To qualify, an Ohio resident also must own and occupy a home as their principal place of residence as of January 1 of the year, for which they apply, for either real property or manufactured home property. For individuals who own more than one home, the principal place of residence is the home where the person is registered to vote, and their place of residence as shown on their Federal income tax form.

2.  Veterans Homestead


Effective 9/11/2014

Am. Sub. House Bill 85, 130th General Assembly, has created an additional classification of recipient for the homestead exemption and for that recipient has granted an increased reduction. A $50,000 homestead reduction is authorized for veterans experiencing service-connected disabilities and qualifying spouses.

A new classification is found in R.C.323.1 51(F). Under that subsection, a "disabled veteran" is defined to be a person who is a veteran of the armed forces of the United States (including the reserve components or the national guard) who has received a permanent total disability rating or a total disability rating for a service-connected disability or combination of service-connected disabilities for which the Code of Federal Regulations identifies as a 100 percent evaluation. If a veteran meets the definition, that person will receive a reduction in taxes equal to the taxes on $50,000 of true value (as opposed to the current homestead reduction of taxes equal to the taxes on $25,000 of true value).

If the homestead qualifies for reduction under the new R.C. 323.152(A) (2) in the year the disabled veteran dies, and the veteran is survived by a spouse who occupied the homestead when the disabled veteran died and who acquires ownership of the homestead, the reduction shall continue through the year in which the surviving spouse dies or remarries.

In order to qualify, the disabled veteran must provide a letter or other written confirmation by the federal Department of Veterans Affairs, or any predecessor or successor agency, showing that the veteran qualifies as a disabled veteran as described above. Please note the Department of Veterans Affairs issues two types of disability ratings. A permanent total disability rating is not subject to further review by the VA and will never change. However, other determinations of total disability ratings, or ratings of combinations of service-connected disabilities for which the Code of Federal Regulations identifies as a 100 percent evaluation are subject to review and may change over time. The term "overall or combined rating" is used by the VA to rate the level of disability separate from the level of compensation (which also may be expressed as a percentage). Only the rating of the level of service-connected disability should be used to determine eligibility for the expanded exemption.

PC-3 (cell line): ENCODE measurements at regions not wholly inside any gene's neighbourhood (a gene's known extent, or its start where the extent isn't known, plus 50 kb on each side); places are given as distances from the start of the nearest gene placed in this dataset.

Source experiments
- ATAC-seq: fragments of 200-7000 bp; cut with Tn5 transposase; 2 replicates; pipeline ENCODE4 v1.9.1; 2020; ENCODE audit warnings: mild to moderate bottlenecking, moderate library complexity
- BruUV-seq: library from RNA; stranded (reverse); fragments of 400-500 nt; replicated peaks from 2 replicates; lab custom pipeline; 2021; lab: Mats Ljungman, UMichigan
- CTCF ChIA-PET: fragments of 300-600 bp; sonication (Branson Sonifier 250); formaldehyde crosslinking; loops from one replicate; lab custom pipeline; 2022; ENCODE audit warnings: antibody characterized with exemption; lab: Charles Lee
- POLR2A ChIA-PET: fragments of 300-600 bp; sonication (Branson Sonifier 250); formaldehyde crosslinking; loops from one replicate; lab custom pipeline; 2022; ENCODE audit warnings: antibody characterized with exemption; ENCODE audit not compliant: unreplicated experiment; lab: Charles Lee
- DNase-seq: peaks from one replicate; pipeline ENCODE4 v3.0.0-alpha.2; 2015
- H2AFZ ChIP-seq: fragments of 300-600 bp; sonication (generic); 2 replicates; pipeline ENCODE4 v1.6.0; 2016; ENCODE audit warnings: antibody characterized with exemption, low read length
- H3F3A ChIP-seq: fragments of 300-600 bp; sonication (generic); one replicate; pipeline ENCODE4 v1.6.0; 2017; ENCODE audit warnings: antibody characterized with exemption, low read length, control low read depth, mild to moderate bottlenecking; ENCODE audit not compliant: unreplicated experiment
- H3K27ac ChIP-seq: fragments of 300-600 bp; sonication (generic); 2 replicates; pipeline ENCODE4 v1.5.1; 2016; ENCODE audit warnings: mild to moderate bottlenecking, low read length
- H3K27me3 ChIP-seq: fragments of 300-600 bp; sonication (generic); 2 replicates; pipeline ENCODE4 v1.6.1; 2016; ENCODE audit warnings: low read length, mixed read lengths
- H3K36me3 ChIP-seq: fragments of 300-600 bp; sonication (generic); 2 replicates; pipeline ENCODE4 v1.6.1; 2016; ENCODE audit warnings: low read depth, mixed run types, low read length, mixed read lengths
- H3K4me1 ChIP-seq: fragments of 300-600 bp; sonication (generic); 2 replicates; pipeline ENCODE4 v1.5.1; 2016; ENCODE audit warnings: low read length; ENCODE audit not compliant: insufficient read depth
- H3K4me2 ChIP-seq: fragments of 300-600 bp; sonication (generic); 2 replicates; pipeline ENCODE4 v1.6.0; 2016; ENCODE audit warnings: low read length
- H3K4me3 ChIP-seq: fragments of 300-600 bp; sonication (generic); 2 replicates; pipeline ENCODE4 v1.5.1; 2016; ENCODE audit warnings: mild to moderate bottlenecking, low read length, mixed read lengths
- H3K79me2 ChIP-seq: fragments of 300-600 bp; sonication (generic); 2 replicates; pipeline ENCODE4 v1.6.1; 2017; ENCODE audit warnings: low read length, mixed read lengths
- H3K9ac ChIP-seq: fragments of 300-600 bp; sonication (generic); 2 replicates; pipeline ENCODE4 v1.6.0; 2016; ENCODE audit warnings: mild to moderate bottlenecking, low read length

3.  Spouse of Public Service Officer Homestead


Effective 1/15/2021

Am. Sub. House Bill 17, 133rd General Assembly, has created an additional classification of recipient for the homestead exemption and for that recipient has granted an increased reduction. A $50,000 homestead reduction is authorized for surviving spouse of a “public service officer” who has either been killed in the line of duty or died from a fatal injury or illness sustained in the line of duty, including a heart attack. Similar to the homestead exemption for disabled veterans, the credit equals the tax on $50,000 of the true value of a homestead owned and occupied by the public service officer’s surviving spouse, and no income limit applies.

A new classification is found in R.C.323.1 51(G). Under that subsection, a “public service officer” is defined to be a person who is a paramedic, emergency medical technician (including EMT-basic, EMT-I, and “first responder” classes), a paid or volunteer firefighter, or a police officer, sheriff, deputy sheriff, or other class of peace officer as defined in the law governing the authority to arrest or issue citations. The exemption continues until the surviving spouse dies or remarries, and, like the $25,000 homestead exemption and the homestead exemption for disabled veterans, it is portable among homes so long as it applies to only one home at a time. If a surviving spouse also qualifies for the exemption as an elderly or disabled individual or a disabled veteran, the spouse must decide which exemption to apply; they are not cumulative.

In order to qualify, the surviving spouse must provide a letter from either a state pension fund or the department or agency that the public service officer served when the officer died confirming that the officer was killed in the line of duty.